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AFI Fest: 'Coriolanus' Should Score with Movie Buffs and Shakespeare Fans Alike

Set in the modern world but teeming with Shakespearean dialogue and affectation, Coriolanus is actor Ralph Fiennes' directorial debut and it's a bold and audacious freshmen effort. Though it may be somewhat inaccessible to those not familiar with the source material (one of the lesser known works from the bard), the film is strangely mesmerizing as it spills out its allegorical tale of government corruption, military power and family loyalty. Fiennes plays Caius Martius Coriolanus, the hero of Rome and a soldier that is simultaneously loved and loathed as a symbol of militaristic might and nationalistic pride, while Gerard Butler is Tullus Aufidius, his sworn enemy and the commander of the Volscian army.

As the film unfolds, the people of Rome are rioting in the streets over the withholding of grain from the ordinary citizens and they blame Coriolanus for this hunger-inducing turn of events. The titular hero is now vilified by his countrymen whom he feels are not worthy of the grain due to their lack of military service. Upon news that the Volscian army is on the march, Coriolanus leads his troops on a siege of the Volscian city of Corioles and winds up in brutal hand to hand combat with Aufidius, which is only cut short by a bomb blast that prematurely ends the fight. Upon his return to Rome he is hailed for his courage, but others in the Senate are determined to undermine and inspire a yet another revolt against him. His contempt for the idea of "popular rule" enrages him, causing his subsequent banishment from the city. Amazingly, while in exile he sets out to find Aufidius and the two become unlikely allies for a time, and eventually wind up fighting side by side as they prepare to mount an attack against Rome. Finally, Coriolanus' mother Volumnia attempts to broker a peace that will ultimately lead to a tragic end for her son.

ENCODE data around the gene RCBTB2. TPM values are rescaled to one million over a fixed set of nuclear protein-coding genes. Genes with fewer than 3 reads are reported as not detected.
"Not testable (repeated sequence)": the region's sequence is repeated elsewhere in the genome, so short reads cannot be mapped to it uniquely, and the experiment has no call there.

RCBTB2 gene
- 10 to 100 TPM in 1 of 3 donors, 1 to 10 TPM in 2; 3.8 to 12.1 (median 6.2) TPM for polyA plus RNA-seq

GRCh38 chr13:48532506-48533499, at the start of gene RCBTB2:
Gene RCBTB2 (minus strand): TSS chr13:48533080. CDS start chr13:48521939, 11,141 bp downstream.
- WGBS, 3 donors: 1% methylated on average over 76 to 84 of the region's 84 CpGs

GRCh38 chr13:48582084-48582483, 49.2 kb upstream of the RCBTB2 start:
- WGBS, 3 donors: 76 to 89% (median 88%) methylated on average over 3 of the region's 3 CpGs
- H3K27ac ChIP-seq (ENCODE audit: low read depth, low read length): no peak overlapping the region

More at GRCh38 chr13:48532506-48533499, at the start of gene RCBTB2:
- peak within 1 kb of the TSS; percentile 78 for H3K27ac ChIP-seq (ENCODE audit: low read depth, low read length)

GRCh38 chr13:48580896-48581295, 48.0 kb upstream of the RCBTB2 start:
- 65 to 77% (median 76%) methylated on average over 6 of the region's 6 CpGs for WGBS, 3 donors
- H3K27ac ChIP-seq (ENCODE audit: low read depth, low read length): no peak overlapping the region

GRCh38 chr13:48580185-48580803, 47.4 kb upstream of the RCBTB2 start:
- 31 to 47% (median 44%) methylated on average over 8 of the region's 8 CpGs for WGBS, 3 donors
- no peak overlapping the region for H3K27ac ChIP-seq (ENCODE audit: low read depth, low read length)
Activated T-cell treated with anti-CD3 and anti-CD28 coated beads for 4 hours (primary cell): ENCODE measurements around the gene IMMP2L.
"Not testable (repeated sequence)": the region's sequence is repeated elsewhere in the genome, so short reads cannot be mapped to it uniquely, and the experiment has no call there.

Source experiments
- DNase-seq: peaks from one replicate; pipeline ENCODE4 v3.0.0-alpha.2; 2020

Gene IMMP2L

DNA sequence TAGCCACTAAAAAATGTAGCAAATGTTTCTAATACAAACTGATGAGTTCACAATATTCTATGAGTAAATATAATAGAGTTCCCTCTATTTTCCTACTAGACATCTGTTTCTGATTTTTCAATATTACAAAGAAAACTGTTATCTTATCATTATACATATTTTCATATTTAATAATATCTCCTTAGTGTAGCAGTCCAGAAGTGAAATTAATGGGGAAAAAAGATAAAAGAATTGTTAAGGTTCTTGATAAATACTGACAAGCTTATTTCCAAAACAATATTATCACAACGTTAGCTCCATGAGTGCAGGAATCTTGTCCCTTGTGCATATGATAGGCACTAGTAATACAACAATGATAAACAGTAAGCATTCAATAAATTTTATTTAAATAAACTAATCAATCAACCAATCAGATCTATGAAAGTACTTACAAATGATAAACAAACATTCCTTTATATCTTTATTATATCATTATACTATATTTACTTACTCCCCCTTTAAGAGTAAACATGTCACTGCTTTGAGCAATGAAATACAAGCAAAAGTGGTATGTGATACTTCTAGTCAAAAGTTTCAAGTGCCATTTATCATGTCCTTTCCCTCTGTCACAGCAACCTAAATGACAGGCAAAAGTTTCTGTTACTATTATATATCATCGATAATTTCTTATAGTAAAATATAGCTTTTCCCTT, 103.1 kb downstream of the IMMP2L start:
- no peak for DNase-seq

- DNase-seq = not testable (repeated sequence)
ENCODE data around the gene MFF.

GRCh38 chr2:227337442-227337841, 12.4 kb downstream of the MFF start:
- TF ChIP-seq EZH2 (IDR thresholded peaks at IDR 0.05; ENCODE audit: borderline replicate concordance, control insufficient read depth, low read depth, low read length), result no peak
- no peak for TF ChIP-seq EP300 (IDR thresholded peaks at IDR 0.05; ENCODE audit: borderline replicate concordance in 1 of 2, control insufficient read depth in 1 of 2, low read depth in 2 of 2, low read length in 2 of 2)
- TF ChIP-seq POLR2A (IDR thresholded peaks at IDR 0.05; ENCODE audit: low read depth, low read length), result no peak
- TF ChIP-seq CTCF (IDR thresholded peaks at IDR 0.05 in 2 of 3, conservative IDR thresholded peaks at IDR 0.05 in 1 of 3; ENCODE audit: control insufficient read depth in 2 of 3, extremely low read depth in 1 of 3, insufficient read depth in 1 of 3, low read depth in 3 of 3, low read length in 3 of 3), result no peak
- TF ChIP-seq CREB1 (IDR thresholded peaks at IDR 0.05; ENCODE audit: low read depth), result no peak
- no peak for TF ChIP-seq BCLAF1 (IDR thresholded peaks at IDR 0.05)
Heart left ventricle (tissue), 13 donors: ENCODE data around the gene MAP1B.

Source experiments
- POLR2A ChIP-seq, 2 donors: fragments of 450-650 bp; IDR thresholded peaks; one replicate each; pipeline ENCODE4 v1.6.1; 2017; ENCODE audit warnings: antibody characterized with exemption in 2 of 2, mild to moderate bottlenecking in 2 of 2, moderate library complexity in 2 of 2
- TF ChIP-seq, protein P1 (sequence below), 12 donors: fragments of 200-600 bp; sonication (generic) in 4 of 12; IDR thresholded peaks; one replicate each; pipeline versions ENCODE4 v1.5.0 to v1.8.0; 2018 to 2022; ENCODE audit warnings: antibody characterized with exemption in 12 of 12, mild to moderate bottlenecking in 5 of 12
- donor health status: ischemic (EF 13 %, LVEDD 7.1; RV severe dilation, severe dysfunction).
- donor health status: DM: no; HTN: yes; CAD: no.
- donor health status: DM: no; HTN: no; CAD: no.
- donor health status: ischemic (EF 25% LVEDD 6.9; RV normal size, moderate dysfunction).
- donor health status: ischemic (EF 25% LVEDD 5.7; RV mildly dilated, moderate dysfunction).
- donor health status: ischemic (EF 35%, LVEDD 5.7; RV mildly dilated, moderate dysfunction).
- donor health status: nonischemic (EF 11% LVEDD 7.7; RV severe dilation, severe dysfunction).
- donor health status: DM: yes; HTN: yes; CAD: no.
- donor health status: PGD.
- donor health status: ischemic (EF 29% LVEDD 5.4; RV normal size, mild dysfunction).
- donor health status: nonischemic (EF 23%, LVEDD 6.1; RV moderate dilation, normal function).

Coriolanus is a strange alchemy of old and new, mixing old-world language and shocking violence with a contemporary setting. With an Iambic Pentameter-laden script and a 122-minute run time, the movie gets convoluted at points and rambles on a bit longer than it should, but amazing performances from its prestigious cast including stunning turns by Vanessa Redgrave as Volumnia and Brian Cox as Menenius make this a must see for movie buffs and Shakespeare fans alike.

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